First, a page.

READ MORE: How to decide where to live in Switzerland based on affordability

You can also buy the monthly train pass which gives you unlimited travel in the canton for around CHF250, an amount that is likely to be more expensive if you cross cantonal borders. 

The average monthly rent for a large, three-bedroom family apartment in Winterthur is around CHF3,000. This is high of course, but cheaper than what’s available in Zurich. 

Zug

Despite being a different canton, Zug – along with Winterthur – is considered to be part of the Zurich Metropolitan Area (ZMA). 

Located 30 minutes to the south of Zurich, the canton of Zug is a popular commuting option for a number of reasons. 

Besides the relative proximity, Zug’s favourable tax laws make it attractive for high income earners, while there are some top quality international schooling options. 

This favourable tax framework means more millionaires live in Zug than any other Swiss canton on a per capita basis, with one in 16 people in Zug a millionaire. Neighbouring Schwyz also has the same proportion of millionaires. 

READ MORE: Which Swiss canton has the most millionaires?

A consequence of this however is that rents are high – in fact, rents in Zug are the highest in Switzerland, with properties relatively difficult to find. 

Canton-wide rent is CHF1,837 on average in Zug, approximately CHF300 per month higher than that in Zurich. 

The city of Zug itself has much higher rent however, with smaller apartments costing near CHF3,000. 

Therefore, while Zug might be close with good transit connections, there is a relative paradox whereby only the rich can save by moving to Zug. 

View over Lake Zug with the old town of Zug and the Zytturm. By Schulerst – Own work, CC BY-SA 3.0, Wikicommons

Schaffhausen

Located north of Zurich along the German border is the town of Schaffhausen, the capital of the canton of the same name.

The canton has around 80,000 inhabitants, half of which live in the main town.

Schaffhausen itself has beautiful renaissance architecture and a quaint old town where cars are prohibited. As a consequence, it is incredibly peaceful compared to the hustle and bustle of Zurich.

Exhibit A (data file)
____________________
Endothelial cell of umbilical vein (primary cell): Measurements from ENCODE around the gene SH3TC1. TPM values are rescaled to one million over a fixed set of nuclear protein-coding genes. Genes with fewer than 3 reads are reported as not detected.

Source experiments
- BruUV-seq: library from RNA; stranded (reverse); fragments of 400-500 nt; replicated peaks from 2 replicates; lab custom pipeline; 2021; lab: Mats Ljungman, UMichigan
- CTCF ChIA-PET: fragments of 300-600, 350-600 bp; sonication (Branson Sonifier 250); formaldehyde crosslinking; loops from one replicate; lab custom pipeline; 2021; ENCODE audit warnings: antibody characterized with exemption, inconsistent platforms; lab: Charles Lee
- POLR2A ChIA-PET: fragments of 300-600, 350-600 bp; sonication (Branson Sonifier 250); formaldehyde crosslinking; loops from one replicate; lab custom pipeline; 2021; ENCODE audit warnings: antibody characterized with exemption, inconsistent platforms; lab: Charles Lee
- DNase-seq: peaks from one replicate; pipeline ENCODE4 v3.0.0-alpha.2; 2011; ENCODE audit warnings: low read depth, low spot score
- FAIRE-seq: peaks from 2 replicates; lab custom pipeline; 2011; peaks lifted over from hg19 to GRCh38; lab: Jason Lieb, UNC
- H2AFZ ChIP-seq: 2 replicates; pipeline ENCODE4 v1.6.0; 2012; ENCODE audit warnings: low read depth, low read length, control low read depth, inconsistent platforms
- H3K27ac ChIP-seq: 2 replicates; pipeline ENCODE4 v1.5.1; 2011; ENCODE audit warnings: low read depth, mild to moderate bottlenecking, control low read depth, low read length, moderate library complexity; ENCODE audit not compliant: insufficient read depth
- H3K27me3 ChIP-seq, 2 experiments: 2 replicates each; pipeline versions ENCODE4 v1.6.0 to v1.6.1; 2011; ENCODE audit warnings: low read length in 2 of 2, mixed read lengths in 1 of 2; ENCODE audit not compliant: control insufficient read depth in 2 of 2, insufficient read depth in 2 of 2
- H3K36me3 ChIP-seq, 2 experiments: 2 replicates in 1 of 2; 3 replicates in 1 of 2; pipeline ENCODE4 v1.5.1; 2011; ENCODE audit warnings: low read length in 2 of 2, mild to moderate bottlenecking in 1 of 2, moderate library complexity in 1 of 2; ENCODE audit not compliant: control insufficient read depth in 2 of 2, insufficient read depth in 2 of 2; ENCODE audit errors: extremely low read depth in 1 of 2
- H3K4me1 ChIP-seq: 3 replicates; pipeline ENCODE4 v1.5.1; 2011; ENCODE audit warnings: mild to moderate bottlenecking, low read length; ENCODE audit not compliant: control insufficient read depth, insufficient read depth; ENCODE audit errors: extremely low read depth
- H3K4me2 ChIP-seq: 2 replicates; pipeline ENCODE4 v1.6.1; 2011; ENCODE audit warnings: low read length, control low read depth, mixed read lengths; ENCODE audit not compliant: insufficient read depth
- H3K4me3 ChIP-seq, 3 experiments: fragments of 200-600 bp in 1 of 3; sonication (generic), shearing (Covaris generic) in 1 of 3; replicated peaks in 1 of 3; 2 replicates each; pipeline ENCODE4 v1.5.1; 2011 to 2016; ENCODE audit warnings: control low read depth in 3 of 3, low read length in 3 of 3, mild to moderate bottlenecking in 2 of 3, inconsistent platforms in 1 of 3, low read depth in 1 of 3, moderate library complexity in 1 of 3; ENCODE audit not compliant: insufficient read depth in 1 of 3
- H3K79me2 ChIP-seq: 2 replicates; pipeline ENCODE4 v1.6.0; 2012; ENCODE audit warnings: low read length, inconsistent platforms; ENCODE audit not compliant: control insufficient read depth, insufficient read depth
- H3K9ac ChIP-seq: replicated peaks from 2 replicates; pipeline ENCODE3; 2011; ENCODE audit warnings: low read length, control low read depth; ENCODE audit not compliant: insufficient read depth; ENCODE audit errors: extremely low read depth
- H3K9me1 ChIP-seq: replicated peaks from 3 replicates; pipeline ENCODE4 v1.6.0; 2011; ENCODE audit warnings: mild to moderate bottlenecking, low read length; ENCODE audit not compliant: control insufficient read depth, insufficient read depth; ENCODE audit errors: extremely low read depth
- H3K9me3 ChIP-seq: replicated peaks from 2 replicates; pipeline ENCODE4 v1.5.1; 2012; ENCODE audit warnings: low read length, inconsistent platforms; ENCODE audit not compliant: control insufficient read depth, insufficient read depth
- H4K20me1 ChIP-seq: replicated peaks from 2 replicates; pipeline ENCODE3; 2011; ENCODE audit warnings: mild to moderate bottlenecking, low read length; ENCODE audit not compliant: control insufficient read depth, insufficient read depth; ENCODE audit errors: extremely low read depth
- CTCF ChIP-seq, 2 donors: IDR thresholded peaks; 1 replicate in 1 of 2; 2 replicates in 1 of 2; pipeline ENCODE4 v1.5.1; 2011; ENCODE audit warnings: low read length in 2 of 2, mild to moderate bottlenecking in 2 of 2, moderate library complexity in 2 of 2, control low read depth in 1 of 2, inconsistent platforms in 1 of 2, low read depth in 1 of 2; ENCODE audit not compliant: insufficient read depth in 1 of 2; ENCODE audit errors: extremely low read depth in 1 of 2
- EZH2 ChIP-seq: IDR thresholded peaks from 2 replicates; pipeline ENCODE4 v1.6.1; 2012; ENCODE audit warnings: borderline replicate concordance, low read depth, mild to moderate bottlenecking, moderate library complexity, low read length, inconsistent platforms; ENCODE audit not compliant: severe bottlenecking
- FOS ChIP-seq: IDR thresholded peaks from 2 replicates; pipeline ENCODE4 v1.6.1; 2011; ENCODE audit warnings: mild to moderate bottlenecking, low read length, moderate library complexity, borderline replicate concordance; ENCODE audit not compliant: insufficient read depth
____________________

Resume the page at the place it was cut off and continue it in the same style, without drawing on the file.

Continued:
The Rhein falls – Europe’s largest waterfall – located between Schaffhausen and Zurich. Photo: Wikicommons.

While taxation is a little higher in Schaffhausen than in Zurich, this is more than offset by the lower rents, which average CHF2,200 in the town and CHF1,193 in the canton as a whole.

Commuting from the town of Schaffhausen to Zurich will take roughly 40 minutes via train, while there are also a number of good connections to Germany and other parts of Switzerland.

Frauenfeld

A little further afield – although only 45 minutes via train – is the town of Frauenfeld, which is the capital of the canton of Thurgau. 

Frauenfeld is a little smaller than some of the other cities on this list, with around 25,000 inhabitants, which makes it a peaceful option and a good choice for families. 

Frauenfeld authorities have sought to capitalise on the town’s proximity to Zurich by building a number of new developments in recent years, most of which are tailored towards couples and families. 

EXPLAINED: Why are major Swiss cities so expensive?

As a result the supply of apartments has increased, with a three-room apartment in Frauenfeld costing around CHF1,500. 

This is around a half of the cost in Zurich. 

The average monthly rent of an apartment in the canton of Thurgau is CHF1,213, meaning that you can find something even cheaper outside Frauenfeld.